How are your reporters covering news today? For nearly two decades, Neal Augenstein has been an award-winning reporter with WTOP-FM and wtop.com. He's believed to be one of the first major-market radio reporters to do all his field reporting on an iPhone. The Newseum recently displayed one of Augenstein's phones as "an artifact of the new era of mobile-empowered reporting," according to the tech site Mediashift, where Augenstein reflected on his five years as an iPhone reporter.
Augenstein says technology has evolved, along with journalists' job descriptions. And WTOP's focus changed from being the top-rated radio station to being a multi-platform digital news organization. And he goes on to say how emerging platforms and social media have changed the fast-paced game of news even more.
Augenstein says that, in 2015, photo and video-sharing sites like Twitter, Facebook, and Instagram are where news is broken, "generally in visually-oriented, easily-digested tidbits." He says Facebook has altered its mobile app to provide similar features to Instagram (now owned by Facebook), which boasted over 300 million active users in 2014. "Visual storytelling apps such as Steller, Storehouse, and JamSnap provide an alternative to traditional news packages and can be used in conjunction with those legacy packages, to remain engaged throughout the day with listeners, viewers, and users."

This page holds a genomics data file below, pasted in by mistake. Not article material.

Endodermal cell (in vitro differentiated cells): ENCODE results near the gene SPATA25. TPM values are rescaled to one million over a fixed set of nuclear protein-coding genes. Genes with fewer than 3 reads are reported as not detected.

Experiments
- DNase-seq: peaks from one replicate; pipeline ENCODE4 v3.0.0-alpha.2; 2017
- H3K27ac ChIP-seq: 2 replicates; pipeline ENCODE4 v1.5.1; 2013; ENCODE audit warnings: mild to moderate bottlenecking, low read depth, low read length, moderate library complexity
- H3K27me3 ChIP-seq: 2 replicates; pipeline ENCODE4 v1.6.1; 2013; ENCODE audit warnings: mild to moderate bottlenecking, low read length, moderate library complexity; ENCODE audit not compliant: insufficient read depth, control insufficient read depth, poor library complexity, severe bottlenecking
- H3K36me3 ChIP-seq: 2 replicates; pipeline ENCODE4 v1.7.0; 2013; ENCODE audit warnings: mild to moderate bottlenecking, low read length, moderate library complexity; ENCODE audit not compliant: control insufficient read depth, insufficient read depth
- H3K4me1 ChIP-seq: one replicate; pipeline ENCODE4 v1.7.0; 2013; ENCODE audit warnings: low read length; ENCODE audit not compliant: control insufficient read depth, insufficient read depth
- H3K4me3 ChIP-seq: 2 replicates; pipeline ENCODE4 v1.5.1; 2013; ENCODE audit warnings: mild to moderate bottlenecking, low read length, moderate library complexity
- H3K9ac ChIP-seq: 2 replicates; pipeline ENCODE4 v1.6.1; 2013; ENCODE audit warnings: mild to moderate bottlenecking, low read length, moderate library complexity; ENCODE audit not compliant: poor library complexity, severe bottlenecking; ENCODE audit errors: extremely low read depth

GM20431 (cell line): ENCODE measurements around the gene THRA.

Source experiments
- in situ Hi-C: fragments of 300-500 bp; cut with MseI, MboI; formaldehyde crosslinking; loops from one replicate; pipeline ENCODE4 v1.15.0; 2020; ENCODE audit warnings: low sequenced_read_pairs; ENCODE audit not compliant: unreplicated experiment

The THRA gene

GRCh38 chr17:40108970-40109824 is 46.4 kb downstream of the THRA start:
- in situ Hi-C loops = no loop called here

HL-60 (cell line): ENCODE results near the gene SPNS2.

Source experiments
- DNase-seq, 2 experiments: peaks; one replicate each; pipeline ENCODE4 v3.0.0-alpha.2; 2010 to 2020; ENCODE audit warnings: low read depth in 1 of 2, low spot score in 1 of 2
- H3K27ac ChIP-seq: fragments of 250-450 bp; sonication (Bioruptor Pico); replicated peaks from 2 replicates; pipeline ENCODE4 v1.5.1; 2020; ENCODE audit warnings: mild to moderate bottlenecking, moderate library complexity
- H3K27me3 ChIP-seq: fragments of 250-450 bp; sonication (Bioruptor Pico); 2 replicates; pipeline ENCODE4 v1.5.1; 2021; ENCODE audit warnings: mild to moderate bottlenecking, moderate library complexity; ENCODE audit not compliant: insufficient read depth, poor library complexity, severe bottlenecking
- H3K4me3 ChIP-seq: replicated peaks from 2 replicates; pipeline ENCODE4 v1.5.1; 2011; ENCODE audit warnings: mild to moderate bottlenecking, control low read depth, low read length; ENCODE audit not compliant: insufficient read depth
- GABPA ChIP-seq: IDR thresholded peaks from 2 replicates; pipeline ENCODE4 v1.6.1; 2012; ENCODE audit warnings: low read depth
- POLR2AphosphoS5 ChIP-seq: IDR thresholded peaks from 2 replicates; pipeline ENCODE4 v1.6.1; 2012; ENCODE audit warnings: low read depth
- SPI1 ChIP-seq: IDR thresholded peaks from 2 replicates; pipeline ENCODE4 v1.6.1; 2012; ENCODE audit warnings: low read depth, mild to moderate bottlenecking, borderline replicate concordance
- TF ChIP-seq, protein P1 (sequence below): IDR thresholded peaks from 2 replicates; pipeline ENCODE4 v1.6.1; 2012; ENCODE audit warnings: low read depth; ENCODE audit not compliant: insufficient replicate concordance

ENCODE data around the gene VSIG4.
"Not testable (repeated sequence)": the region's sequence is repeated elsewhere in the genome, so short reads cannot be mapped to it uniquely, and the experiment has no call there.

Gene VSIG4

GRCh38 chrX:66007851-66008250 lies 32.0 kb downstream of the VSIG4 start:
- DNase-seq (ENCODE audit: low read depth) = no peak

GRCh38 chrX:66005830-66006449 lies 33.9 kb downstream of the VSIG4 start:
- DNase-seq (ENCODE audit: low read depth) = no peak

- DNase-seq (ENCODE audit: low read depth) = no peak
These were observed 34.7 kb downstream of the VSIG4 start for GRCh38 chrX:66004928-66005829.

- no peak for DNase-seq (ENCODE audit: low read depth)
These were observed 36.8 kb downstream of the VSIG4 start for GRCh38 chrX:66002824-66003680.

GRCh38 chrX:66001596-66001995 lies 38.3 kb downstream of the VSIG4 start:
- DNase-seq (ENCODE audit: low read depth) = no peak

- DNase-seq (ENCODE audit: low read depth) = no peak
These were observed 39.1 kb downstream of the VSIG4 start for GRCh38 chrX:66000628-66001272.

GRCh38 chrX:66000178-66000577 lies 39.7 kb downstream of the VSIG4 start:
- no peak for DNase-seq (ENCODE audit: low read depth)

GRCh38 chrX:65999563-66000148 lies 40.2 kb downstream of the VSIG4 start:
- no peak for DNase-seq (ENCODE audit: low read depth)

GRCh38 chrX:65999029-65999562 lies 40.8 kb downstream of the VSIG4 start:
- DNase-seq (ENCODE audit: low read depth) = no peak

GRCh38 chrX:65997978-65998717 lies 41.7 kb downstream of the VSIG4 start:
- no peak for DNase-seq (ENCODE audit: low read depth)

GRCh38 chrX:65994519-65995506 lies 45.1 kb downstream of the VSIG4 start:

Augenstein argues that despite warnings that professional journalists are becoming extinct, trusted and trained journalists are more valuable than ever. "With so much 'noise' online, and as business models continue to change, I believe there will always be a need for accurate, ethical, and creative storytelling."
Read the entire article at Mediashift HERE and check out Neal's website called http://iphonereporting.com/
Add a Comment Send This Story To A Friend